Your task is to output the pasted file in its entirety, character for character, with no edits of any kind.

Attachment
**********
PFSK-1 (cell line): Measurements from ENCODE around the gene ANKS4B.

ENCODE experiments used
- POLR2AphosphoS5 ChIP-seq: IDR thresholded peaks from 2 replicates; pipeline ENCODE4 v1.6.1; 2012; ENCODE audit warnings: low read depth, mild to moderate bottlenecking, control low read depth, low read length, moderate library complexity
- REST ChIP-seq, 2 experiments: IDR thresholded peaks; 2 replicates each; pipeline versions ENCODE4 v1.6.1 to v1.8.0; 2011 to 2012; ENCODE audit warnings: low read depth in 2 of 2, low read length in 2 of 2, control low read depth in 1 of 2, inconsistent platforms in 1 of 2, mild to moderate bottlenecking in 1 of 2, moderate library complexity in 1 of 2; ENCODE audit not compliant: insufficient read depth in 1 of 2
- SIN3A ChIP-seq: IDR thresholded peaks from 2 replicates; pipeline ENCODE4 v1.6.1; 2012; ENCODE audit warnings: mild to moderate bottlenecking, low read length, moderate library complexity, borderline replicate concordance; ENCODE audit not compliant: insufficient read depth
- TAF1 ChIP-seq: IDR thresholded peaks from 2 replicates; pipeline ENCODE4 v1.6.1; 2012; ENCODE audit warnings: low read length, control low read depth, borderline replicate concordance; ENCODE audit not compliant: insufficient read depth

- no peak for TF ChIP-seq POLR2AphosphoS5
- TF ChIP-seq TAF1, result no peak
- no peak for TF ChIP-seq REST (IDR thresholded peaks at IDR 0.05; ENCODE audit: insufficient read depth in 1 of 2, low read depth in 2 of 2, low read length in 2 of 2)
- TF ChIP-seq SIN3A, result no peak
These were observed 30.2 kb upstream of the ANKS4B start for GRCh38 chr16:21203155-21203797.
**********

PFSK-1 (cell line): Measurements from ENCODE around the gene ANKS4B.

ENCODE experiments used
- POLR2AphosphoS5 ChIP-seq: IDR thresholded peaks from 2 replicates; pipeline ENCODE4 v1.6.1; 2012; ENCODE audit warnings: low read depth, mild to moderate bottlenecking, control low read depth, low read length, moderate library complexity
- REST ChIP-seq, 2 experiments: IDR thresholded peaks; 2 replicates each; pipeline versions ENCODE4 v1.6.1 to v1.8.0; 2011 to 2012; ENCODE audit warnings: low read depth in 2 of 2, low read length in 2 of 2, control low read depth in 1 of 2, inconsistent platforms in 1 of 2, mild to moderate bottlenecking in 1 of 2, moderate library complexity in 1 of 2; ENCODE audit not compliant: insufficient read depth in 1 of 2
- SIN3A ChIP-seq: IDR thresholded peaks from 2 replicates; pipeline ENCODE4 v1.6.1; 2012; ENCODE audit warnings: mild to moderate bottlenecking, low read length, moderate library complexity, borderline replicate concordance; ENCODE audit not compliant: insufficient read depth
- TAF1 ChIP-seq: IDR thresholded peaks from 2 replicates; pipeline ENCODE4 v1.6.1; 2012; ENCODE audit warnings: low read length, control low read depth, borderline replicate concordance; ENCODE audit not compliant: insufficient read depth

- no peak for TF ChIP-seq POLR2AphosphoS5
- TF ChIP-seq TAF1, result no peak
- no peak for TF ChIP-seq REST (IDR thresholded peaks at IDR 0.05; ENCODE audit: insufficient read depth in 1 of 2, low read depth in 2 of 2, low read length in 2 of 2)
- TF ChIP-seq SIN3A, result no peak
These were observed 30.2 kb upstream of the ANKS4B start for GRCh38 chr16:21203155-21203797.